Istanbul 2. Reflections and an Introduction to Rumi.

I think a hangover makes jet-lag so much easier to bear.

Eventually I arose Monday morning and decided to do the tourist bit, so headed to the City centre in one of the many millions of taxis that constantly patrol the streets.

Don’t get into a taxi and ask for ‘Haggia Sofia’ even though the tourist books call it that. To the locals, and the big new brown tourist signs, it is ‘Ayasofya’. I’m still not sure if they are referring to the actual former Church of Saint Sophia, the Church of ‘Holy Wisdom’; or it is just the area around the church/mosque/museum.

It strikes me that many churches in the UK, especially in Silly Suffolk where I live, have become museums as nobody goes to worship there anymore. I find it quite offensive to be charged to visit the great cathedrals in Britain. After all they were made by the blood, sweat and tears of men striving for the greater glory of God. To me it’s a museum with an entrance fee or it is a church; you can’t have both unless you want to expose the hypocrisy behind the Business of Religion.

Fate took me in on Monday to discover the ‘Museum’ is closed. So time for my own explorations. First thing was to get brunch at the ‘Green café’, a fantastic little outdoor café sheltered by trees. It is just to the west of Saint Sophia; great place to watch the world go by.

From there a walk up to Sultanahmet, along the old Mese way, a route through the City for more than two thousand years. The modern trams and motorcycles clunk along streets pounded by footsteps of Legionnaires, Crusaders and Saracens, mechanically oblivious of the souls of the past. How much blood has run down these streets?

I called into a bookshop, purchased a ‘History of the Middle East’ and ‘Selected Poems of Rumi’ – I was in the home of the Sufi’s so Rumi was a must!

On up the hill, past Churches that are Mosques, Universities, The remains of the Arch of Theodosious, large lumps of marble lying prostrate since AD 740 when the city was shattered by an earthquake; another reminder of our insignificance – who the hell was Theodosious? Will there ever be an Arch erected to honour Swifty?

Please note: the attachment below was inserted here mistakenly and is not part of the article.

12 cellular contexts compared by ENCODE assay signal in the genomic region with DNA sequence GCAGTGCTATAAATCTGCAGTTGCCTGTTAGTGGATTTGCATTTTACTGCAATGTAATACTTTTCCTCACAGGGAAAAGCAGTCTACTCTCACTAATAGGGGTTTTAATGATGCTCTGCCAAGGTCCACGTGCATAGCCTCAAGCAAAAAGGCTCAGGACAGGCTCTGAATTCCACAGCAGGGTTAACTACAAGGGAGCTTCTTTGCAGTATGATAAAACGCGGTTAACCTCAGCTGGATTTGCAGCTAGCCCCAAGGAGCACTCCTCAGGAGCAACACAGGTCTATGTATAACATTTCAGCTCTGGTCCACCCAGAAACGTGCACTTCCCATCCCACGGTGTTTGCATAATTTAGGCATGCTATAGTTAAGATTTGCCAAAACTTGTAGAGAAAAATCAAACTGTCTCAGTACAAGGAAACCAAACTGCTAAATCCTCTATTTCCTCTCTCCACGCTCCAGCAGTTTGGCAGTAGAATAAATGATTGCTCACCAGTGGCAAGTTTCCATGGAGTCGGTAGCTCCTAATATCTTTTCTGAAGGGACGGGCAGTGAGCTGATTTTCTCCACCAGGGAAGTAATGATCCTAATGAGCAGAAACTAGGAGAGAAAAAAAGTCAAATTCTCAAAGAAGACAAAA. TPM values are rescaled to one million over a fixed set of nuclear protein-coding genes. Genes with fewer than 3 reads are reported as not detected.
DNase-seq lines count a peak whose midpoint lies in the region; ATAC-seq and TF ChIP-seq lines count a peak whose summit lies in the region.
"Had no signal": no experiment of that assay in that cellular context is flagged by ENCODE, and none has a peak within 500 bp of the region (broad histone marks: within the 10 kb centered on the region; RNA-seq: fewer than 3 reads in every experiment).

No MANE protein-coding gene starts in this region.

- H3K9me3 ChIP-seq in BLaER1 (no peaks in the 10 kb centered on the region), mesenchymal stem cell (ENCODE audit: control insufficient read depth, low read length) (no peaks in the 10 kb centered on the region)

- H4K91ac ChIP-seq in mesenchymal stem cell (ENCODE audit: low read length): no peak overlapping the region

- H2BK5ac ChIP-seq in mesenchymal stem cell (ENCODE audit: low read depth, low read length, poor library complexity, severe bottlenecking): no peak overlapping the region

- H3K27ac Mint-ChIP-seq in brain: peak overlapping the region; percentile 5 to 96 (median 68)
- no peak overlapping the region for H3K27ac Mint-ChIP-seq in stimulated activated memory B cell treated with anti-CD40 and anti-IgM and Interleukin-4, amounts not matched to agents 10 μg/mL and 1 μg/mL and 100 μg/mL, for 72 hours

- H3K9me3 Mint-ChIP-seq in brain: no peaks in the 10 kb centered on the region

Forum_Theodosius_Istanbul_March_2008_(1)

On this route I witnessed my first street fight for years. There was a row of taxis touting for business and I am guessing that one of the drivers was trying to queue jump. There were shouts, then pushing and shoving, and then no doubt some of the words were Turkish expletives, then crack, a fabulous right hook. End of fight really. Forget all of the Hollywood screen fights. Trust me if you ever get one solid punch in the face then it is game over; probably with a fractured jaw or cheekbone. I remember breaking my little finger during a bit of free style sparring in a karate session as I caught my opponent a glancing blow to his hip. John Wayne should have been dead in every bar fight!

There was a need to visit the Grand Bazaar again, though I know it is full of tourist tack and overpriced souvenirs. I treated myself initially to the Book Souk as I love the name; plus there is a Philatelist or two buried away in some of the shops. Then through the fake Armani jeans, Tommy Hilfiger Shirts and Burberry Hats. Inside is different as there are some genuine leather shops – but bargaining is the key. Always offer half of the stated price and move on from there; if you feel really confident offer one third of the price!

Back down the hill to a pavement café, doors open onto the street; beers and a seafood dish and a read of Rumi.

Great start; the first poem is called ‘The Tavern: whoever brought me here will have to take me home.”

I know that feeling…

 

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